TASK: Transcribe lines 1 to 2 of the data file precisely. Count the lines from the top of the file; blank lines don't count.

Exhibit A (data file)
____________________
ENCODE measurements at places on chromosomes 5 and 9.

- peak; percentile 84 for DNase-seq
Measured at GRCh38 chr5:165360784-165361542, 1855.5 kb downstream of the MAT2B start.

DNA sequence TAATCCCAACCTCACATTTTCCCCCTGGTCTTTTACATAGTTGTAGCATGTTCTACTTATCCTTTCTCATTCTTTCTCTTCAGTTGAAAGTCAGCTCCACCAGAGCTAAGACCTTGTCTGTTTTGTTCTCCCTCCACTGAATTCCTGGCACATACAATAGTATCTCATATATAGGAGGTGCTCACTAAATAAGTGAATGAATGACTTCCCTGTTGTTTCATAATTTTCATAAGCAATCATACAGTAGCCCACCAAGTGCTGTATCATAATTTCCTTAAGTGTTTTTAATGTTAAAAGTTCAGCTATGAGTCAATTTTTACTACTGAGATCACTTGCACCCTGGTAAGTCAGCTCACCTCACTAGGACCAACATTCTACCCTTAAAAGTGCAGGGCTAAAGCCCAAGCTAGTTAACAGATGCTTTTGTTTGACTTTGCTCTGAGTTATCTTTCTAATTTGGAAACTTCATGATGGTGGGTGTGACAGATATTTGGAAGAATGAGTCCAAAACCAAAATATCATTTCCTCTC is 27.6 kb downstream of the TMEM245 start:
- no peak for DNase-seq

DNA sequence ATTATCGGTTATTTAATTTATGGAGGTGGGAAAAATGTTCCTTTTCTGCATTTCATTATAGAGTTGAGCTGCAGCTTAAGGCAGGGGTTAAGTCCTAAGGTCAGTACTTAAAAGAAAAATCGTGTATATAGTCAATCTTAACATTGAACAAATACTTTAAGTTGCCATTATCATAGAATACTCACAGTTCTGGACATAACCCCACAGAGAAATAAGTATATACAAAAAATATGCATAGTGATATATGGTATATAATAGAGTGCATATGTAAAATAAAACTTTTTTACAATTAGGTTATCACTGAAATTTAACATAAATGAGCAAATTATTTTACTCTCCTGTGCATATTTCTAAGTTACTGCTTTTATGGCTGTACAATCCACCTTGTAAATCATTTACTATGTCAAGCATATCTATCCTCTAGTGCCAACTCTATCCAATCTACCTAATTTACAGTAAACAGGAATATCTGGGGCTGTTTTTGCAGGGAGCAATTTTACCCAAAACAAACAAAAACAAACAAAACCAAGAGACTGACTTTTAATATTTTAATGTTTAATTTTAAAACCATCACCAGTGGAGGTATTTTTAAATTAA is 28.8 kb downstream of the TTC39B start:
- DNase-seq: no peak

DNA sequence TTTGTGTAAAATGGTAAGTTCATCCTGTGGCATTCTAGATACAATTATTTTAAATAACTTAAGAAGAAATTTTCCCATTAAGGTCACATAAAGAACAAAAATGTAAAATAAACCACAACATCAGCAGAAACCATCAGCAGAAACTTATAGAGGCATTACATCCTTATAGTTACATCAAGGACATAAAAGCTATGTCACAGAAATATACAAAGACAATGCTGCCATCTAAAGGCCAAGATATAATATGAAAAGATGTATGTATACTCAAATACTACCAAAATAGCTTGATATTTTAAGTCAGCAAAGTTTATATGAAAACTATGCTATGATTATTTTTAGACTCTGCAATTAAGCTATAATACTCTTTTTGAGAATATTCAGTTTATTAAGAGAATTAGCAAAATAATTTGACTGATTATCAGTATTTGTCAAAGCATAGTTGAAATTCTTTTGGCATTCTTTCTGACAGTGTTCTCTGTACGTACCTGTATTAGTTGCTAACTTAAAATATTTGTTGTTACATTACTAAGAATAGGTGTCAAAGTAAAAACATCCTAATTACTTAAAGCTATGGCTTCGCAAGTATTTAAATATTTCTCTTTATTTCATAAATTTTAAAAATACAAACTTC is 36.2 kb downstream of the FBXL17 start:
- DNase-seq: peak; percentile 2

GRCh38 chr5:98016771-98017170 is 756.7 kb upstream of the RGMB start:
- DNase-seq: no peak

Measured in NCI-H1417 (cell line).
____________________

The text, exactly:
ENCODE measurements at places on chromosomes 5 and 9.

- peak; percentile 84 for DNase-seq